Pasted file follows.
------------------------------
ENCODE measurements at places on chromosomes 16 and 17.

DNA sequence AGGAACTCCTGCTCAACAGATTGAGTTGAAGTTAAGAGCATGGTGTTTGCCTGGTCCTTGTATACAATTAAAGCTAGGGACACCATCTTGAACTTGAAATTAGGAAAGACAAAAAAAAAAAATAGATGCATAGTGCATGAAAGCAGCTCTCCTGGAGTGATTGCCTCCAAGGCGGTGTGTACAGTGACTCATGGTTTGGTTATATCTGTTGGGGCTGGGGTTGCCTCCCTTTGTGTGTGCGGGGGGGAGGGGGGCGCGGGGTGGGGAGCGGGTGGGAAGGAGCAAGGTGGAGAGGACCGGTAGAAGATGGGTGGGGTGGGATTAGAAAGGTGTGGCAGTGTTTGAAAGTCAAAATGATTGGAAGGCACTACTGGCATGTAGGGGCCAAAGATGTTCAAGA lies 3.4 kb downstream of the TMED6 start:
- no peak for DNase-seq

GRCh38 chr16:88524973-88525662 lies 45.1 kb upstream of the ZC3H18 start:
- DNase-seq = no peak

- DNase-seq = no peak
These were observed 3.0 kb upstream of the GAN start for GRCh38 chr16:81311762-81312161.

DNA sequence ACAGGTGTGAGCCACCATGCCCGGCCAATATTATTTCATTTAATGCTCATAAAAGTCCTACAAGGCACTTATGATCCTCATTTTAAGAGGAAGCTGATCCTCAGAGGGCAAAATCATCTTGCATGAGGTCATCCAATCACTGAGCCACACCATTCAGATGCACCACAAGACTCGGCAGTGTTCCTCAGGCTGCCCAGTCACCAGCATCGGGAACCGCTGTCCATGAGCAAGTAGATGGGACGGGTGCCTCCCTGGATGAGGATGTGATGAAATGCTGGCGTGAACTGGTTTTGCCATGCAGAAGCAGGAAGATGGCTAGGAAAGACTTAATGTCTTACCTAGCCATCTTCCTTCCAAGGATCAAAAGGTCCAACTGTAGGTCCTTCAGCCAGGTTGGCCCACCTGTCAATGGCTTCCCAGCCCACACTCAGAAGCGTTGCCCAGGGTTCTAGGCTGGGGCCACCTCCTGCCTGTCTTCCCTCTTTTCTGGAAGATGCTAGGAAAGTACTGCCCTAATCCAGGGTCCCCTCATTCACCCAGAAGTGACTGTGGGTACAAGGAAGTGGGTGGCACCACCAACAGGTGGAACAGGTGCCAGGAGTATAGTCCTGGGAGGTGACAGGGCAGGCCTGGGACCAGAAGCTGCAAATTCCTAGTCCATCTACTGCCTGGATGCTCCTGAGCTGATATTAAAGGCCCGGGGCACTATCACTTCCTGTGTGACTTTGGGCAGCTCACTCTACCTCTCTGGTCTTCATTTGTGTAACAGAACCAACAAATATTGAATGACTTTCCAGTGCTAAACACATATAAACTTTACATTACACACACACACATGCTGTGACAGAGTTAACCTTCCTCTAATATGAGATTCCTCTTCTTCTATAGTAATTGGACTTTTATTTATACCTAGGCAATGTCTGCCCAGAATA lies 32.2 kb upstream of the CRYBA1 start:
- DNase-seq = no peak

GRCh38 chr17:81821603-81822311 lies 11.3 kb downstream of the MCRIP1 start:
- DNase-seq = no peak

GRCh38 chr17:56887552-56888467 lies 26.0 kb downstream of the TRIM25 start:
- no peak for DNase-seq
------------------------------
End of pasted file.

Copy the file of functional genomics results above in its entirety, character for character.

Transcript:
ENCODE measurements at places on chromosomes 16 and 17.

DNA sequence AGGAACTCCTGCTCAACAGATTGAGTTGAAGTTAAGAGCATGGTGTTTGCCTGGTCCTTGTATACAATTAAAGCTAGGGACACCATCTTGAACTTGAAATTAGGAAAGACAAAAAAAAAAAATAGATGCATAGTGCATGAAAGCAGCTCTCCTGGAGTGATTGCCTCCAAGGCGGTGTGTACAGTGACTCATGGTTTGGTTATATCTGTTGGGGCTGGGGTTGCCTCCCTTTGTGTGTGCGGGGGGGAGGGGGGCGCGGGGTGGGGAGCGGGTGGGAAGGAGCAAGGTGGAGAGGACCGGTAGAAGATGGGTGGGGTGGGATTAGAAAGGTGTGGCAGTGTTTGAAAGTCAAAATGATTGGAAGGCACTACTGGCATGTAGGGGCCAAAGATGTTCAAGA lies 3.4 kb downstream of the TMED6 start:
- no peak for DNase-seq

GRCh38 chr16:88524973-88525662 lies 45.1 kb upstream of the ZC3H18 start:
- DNase-seq = no peak

- DNase-seq = no peak
These were observed 3.0 kb upstream of the GAN start for GRCh38 chr16:81311762-81312161.

DNA sequence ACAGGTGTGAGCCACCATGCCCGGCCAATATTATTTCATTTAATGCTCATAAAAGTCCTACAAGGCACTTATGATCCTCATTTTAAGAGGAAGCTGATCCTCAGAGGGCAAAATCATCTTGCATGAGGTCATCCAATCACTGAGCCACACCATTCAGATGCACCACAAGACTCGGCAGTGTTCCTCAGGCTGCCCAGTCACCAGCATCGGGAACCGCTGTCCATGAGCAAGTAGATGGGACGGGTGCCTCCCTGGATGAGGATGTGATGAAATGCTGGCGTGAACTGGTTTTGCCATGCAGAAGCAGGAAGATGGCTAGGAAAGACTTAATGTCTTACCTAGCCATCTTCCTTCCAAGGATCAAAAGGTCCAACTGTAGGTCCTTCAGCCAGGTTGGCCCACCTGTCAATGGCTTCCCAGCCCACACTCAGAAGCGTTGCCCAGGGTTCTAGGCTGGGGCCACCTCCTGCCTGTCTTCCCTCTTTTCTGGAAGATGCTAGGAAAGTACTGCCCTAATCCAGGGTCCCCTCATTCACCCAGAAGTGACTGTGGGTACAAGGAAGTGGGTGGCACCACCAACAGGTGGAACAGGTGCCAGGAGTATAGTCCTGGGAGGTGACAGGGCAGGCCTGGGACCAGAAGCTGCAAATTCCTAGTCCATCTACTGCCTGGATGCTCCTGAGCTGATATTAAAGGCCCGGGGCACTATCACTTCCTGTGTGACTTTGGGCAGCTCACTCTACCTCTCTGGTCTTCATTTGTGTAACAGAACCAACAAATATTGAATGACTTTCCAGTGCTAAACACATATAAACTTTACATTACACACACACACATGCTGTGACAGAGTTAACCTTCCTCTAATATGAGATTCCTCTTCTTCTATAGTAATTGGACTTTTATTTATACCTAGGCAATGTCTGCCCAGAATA lies 32.2 kb upstream of the CRYBA1 start:
- DNase-seq = no peak

GRCh38 chr17:81821603-81822311 lies 11.3 kb downstream of the MCRIP1 start:
- DNase-seq = no peak

GRCh38 chr17:56887552-56888467 lies 26.0 kb downstream of the TRIM25 start:
- no peak for DNase-seq